the pile from yielding; and the top, usually a spiky
one, penetrates the bow timbers of the boat, sinking
her almost instantly. A boat properly snagged' will
go down in a few minutes.
The sawyer' is a log fixed in the water similarly to
the snag, but kept bobbing up and down by the
current, thus suggesting the idea of a sawyer engaged
at his work-hence the name. A boat getting a-ground
upon a sunken log crosswise, is sometimes snagged upon
its branches, and sometimes broken into two pieces by
the pressure of her own weight.
Among the drift, I notice odd matters that interest
me. Stalks of sugar-cane that have been crushed in
the press-mill (a hundred miles farther up I should
not meet these), leaves and stems of the maize plant,
corn cobs, pieces of broken gourd-shell, tufts of raw
cotton, split fence-rails, now and then the carcase of
some animal, with a buzzard or black vulture (Cath-
artes aura- and atratus) perched upon it, or hovering
above.
I am within the geographical range of the alligator
but here the great Saurian is seldom seen. He prefers
the more sluggish bayous, or the streams whose shores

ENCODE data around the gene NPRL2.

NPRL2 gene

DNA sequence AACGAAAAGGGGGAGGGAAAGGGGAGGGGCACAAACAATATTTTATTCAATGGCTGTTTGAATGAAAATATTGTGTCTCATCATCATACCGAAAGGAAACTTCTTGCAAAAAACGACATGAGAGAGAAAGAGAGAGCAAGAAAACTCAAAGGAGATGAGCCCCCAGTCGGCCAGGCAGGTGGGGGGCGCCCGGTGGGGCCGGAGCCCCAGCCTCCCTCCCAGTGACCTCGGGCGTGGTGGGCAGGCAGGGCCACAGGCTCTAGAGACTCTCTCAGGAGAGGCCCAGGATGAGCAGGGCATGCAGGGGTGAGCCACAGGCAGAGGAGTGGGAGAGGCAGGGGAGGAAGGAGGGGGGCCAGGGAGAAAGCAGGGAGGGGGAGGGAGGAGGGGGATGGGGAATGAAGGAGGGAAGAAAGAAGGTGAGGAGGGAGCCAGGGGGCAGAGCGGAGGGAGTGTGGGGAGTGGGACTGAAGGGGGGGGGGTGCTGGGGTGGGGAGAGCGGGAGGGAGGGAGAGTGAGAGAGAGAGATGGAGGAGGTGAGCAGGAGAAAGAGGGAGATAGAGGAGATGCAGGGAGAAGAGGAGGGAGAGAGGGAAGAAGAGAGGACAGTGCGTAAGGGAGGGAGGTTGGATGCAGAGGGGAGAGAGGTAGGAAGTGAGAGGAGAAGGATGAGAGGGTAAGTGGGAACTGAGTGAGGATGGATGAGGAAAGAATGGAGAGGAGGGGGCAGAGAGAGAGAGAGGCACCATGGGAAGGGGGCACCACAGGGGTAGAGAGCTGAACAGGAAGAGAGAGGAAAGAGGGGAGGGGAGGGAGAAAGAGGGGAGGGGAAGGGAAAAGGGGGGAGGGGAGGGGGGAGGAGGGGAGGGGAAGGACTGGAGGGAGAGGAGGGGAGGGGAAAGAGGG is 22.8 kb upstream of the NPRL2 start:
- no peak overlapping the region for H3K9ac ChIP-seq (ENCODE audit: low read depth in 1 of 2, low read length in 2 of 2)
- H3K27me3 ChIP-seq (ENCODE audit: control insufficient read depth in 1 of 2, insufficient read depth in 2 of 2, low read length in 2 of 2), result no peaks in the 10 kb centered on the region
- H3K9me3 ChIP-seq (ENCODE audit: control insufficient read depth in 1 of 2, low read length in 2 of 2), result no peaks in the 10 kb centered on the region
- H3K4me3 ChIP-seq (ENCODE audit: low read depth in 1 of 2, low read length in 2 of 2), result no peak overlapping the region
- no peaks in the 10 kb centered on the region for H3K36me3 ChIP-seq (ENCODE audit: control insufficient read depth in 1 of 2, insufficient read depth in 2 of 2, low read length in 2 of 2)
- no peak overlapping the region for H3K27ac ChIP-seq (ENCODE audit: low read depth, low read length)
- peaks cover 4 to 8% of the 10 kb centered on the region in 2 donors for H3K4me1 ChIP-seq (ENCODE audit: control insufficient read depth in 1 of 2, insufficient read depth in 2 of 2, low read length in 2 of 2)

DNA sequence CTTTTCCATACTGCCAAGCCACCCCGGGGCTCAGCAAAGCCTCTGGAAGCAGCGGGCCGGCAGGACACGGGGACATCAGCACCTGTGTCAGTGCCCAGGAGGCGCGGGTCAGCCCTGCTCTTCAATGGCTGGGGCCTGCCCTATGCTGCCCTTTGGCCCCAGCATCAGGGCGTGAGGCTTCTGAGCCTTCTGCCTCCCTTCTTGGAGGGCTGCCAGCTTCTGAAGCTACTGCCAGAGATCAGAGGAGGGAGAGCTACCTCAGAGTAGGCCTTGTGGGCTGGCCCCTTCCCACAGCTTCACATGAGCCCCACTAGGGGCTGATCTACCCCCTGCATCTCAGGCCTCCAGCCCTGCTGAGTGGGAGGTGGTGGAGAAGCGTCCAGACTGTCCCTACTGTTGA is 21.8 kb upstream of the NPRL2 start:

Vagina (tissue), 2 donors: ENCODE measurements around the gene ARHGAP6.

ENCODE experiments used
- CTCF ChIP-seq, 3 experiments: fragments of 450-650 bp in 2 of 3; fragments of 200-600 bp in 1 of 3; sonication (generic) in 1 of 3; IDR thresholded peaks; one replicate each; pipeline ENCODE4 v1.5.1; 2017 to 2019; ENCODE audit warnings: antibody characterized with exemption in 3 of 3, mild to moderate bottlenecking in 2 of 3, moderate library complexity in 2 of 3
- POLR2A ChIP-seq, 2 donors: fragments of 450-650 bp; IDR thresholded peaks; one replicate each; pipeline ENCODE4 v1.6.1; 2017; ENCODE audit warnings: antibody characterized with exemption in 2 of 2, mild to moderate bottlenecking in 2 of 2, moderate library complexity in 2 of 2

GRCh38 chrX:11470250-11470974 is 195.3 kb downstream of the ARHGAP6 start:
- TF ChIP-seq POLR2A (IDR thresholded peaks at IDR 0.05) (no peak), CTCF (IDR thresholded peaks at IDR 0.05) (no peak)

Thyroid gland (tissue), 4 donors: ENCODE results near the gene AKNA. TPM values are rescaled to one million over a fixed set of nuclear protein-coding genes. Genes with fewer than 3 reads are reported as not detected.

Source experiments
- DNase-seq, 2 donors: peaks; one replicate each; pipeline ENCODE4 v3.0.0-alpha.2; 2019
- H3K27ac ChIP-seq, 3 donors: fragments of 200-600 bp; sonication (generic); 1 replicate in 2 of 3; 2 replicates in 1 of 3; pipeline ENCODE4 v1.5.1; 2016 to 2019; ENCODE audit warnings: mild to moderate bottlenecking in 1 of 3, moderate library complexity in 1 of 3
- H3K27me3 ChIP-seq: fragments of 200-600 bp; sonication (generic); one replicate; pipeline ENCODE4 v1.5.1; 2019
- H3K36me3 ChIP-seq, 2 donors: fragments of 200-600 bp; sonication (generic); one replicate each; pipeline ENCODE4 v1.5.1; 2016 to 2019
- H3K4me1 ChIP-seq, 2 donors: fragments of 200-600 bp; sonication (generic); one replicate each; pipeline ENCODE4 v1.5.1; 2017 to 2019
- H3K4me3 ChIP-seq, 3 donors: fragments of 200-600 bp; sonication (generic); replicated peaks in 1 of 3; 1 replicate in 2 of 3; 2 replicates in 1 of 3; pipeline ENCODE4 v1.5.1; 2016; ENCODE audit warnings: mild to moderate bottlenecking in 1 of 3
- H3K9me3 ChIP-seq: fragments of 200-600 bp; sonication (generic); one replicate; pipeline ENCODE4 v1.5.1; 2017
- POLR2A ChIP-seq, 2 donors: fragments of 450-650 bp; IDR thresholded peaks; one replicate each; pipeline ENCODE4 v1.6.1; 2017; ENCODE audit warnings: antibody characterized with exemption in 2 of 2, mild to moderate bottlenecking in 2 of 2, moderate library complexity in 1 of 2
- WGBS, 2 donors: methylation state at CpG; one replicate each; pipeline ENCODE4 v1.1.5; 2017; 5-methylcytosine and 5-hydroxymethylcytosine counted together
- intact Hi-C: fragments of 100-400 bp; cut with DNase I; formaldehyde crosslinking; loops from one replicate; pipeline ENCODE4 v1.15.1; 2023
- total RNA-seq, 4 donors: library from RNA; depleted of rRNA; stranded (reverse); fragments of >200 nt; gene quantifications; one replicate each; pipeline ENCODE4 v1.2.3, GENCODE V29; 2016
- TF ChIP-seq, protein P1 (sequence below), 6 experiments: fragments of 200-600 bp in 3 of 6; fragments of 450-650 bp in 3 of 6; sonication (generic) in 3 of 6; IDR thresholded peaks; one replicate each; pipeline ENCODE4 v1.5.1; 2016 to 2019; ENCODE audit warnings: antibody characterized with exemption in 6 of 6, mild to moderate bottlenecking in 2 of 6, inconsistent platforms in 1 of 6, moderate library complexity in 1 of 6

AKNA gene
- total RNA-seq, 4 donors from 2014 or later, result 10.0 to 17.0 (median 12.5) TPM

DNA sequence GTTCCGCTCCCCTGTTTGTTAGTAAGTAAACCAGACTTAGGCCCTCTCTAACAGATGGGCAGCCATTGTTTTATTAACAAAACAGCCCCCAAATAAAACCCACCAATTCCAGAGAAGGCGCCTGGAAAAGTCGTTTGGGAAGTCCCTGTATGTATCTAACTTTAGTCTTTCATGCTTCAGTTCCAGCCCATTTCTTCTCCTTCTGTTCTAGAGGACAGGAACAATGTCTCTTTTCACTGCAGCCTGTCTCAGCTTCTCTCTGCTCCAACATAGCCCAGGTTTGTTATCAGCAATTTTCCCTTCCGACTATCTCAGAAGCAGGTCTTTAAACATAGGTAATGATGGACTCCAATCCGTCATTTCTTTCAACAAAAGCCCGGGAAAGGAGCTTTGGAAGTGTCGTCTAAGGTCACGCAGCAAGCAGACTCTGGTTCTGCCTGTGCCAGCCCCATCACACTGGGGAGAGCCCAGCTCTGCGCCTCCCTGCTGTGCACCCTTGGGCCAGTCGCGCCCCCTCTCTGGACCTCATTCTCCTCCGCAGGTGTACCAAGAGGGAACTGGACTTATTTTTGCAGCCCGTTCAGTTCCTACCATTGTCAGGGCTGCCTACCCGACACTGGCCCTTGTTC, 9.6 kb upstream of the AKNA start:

are still wild. In the rapid current of the Mississippi,
and along its well-cultivated banks, he is but rarely
observed by the passing traveller.
47 00049.jpg
42 THE QUADROOT.
Alternately the boat approaches both shores of the
river (' coasts' they are called). The land is an
alluvion of no very ancient formation. It is a mere
strip of terra firma, varying in breadth from a few
hundred yards to several miles, and gradually de-
clining from the banks, so that the river is actually
running along the top of a ridge Beyond this strip
commences the 'Swamp,' a tract that is annually
inundated, and consists of a series of lagoons and
marshes covered with coarse grass and reeds. This
extends in some places for a score of miles, or even
farther-a complete wilderness of morass. Some
portions of this-where the inundation is only annual
-are covered with dark and almost impenetrable